Better known for its desktop replacement gaming laptops, Rock also makes a range of smaller machines. The Pegasus 670 (£899 inc. VAT) weighs in at a semi-portable 3.1kg, yet still packs cutting-edge components.

The 15.4-inch display lacks a Super-TFT coating, which is unusual for a consumer laptop. It helps to reduce reflections, and is easy to view in any conditions, but the images are less vibrant as a result.

The Rock is a useful multimedia machine. A series of buttons on the palm rest, neatly arranged in a circle, can be used to control your movies and CDs. Applications can also be launched at the touch of a button.

The use of Intel's fourth-generation Centrino chipset enables a cutting-edge graphics card to be fitted - in this case Nvidia's mid-range GeForce 8600M GT GPU. Everyday applications proved no problem, and you'll be able to play most games with ease.

This machine was a pre-production sample, so it's difficult to judge final build quality. Like the other 15.4-inch laptops, the keyboard was large and well-spaced, but it lacked responsiveness and flexed under pressure. The plastics around the keyboard also lacked rigidity, but these are things that may change on the final production model.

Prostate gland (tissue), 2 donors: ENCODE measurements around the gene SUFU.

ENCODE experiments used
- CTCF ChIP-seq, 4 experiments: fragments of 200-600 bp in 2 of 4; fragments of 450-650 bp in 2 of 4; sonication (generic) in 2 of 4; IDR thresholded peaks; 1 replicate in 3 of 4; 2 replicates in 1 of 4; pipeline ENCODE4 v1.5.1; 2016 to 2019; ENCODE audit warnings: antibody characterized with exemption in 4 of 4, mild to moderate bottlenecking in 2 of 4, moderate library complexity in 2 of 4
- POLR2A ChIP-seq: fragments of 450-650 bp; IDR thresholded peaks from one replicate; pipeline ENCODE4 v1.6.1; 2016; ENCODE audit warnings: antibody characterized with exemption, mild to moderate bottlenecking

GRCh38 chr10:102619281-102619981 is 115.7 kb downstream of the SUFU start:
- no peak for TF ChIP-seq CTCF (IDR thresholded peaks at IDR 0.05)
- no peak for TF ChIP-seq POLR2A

The silver strips around the display also need to be more firmly attached, rattling under the slightest pressure, and the edges of the display were coarse and sharp. On the plus side, heat dissipation of the dedicated GPU is managed efficiently - the palmrests remaining cool to the touch even after playing games for long periods.

Anti-theft alarm

The Rock's most unusual feature is an integrated anti-theft alarm. Sensors within the chassis can be set to monitor movement, setting off the alarm if the laptop is picked up. It may not stop anybody from stealing your laptop from your home, but it will stop anybody picking it up in crowded places.

There's a webcam and microphone above the screen, so you'll be able to chat to and see friends over the internet. An HDMI-out port lets you output HD (High Definition) movies to external displays, along with S-Video and VGA-out ports for connecting to older equipment.

There's a lot on offer here in terms of performance, but on this showing it's impossible to recommend the Rock over other laptops. Build quality needs to improve drastically on production models, and the keyboard also needs to be more responsive.